Small logs are relatively easy to handle and small machines are available for each step. We learned to saw these small logs into lumber and make high value mixed-species character-grade flooring so our restoration work would be a profitable business. Small diameter logs have small knots and mostly good character that is very attractive. There is high lumber over-run when sawmilling and very little waste when making flooring, compared to big logs. We can earn nearly as much from commercially worthless salvaged logs as from our good timber.
We have built an extensive 8 mile (13 km) road and trail system through the forest and we can carefully harvest any tree on the property any year. No good tree is wasted if it dies or blows down. The trail system makes the whole property more enjoyable for the many people who hunt, trail ride, hike, train, and work here.
We selectively harvest up to one tree per acre each year using "Arthroscopic Logging" techniques. When your family owns the land and the forest supports your income, you cannot afford to damage the resource. Directional felling methods taught by Soren Erickson from Sweden are used. Safety for the faller, accuracy & control of felling, and minimizing the damage to the butt log all are important to our business.
This is our timber, so as forest owners we want to make the most of our harvested trees. Our stumps are cut low as possible, we utilize partially rotten & hollow logs, crooked & bent logs, dead logs (often oak logs that have been dead for 5 years are still sound, and spalted maple is actually more valuable than white wood), and small diameter logs. Crotches and sound burls are sawn and dried for highest value use.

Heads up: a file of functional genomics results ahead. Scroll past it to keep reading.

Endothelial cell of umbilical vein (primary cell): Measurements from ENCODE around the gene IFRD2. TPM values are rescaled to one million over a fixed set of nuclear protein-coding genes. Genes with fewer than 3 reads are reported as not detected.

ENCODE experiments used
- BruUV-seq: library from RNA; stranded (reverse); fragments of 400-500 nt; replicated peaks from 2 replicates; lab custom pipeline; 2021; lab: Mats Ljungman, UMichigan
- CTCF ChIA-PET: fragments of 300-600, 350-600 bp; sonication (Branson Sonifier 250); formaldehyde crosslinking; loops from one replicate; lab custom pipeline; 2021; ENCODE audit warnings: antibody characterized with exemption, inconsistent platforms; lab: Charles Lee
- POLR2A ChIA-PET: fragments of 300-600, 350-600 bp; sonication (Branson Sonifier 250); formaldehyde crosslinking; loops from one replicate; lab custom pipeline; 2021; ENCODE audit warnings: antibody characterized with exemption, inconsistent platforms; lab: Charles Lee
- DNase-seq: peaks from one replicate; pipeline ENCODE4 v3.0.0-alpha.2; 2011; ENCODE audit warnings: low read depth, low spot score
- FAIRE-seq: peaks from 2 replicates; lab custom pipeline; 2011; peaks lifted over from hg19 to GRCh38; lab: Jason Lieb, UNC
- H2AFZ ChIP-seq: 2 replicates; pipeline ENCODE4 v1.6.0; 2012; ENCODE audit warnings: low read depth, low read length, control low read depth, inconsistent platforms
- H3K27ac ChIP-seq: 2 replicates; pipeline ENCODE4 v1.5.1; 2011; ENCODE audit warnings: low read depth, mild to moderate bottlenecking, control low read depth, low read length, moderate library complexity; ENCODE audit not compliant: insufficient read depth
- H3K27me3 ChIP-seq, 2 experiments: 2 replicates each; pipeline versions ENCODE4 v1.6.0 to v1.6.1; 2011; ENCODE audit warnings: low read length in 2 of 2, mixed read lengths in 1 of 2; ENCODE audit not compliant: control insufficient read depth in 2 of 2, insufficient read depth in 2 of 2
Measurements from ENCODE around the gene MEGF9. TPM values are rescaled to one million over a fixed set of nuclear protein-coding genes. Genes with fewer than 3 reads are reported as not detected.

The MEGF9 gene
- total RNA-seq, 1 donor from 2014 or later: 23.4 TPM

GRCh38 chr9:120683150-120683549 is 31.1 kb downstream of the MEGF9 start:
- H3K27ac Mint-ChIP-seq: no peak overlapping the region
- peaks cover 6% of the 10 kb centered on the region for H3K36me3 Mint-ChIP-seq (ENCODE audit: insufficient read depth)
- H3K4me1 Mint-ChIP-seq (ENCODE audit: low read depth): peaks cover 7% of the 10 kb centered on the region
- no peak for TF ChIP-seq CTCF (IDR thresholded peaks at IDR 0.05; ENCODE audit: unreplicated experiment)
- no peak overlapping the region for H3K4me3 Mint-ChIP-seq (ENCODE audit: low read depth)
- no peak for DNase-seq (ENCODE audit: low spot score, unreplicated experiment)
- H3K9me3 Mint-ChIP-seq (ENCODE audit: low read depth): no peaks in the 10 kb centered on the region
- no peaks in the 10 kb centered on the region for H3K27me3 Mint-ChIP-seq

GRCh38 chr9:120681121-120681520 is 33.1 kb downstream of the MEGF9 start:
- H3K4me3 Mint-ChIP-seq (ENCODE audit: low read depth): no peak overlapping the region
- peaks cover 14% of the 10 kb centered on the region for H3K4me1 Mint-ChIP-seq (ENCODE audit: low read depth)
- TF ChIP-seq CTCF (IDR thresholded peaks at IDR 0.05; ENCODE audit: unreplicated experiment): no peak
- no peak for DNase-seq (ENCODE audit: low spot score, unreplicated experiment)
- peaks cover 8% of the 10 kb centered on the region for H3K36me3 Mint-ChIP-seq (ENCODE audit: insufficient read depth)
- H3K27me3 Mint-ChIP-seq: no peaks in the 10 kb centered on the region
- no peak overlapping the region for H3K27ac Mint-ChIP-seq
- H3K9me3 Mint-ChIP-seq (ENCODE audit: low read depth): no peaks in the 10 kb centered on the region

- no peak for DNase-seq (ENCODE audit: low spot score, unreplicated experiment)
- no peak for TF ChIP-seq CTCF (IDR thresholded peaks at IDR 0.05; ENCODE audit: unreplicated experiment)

Trees are pulled to a trail using a Fetching Arch and a radio controlled winch on our 55-horse power 2WD farm tractor. We constantly revive "old technology" by adding a little modern twist. The average skid to a trail is less than 100 feet (30 m). Our prehauler picks up the logs piled along the trail and carries the logs out of the forest and direct to the sawmill. The average distance from stump to sawmill is ½ mile (1 km). We never take a machine off the trail to protect our regeneration. We never take a machine on the trail if the ground is soft.
On the Farm Manufacturing
We process our annual harvest into finished products right here on the farm. We have an electric WoodMizer sawmill, a band resaw, and a circular two saw edger under one roof. Methods for efficiently milling the high percentage of curved logs and small diameter logs have been perfected. Straight oak logs are usually quartersawn to get the attractive and stable grain pattern. Our goal is to transform each piece of wood into it's highest value use.
Sawn lumber is immediately stacked on stickers in one of the pre-drying chambers of our solar cycle kiln buildings. The ends of the boards are protected from over-drying, rain & sun is kept off the wood, and the high roof overhead accelerates the natural air flow to pre-dry the lumber from 90% to 12% Moisture Content (MC) in 3 months.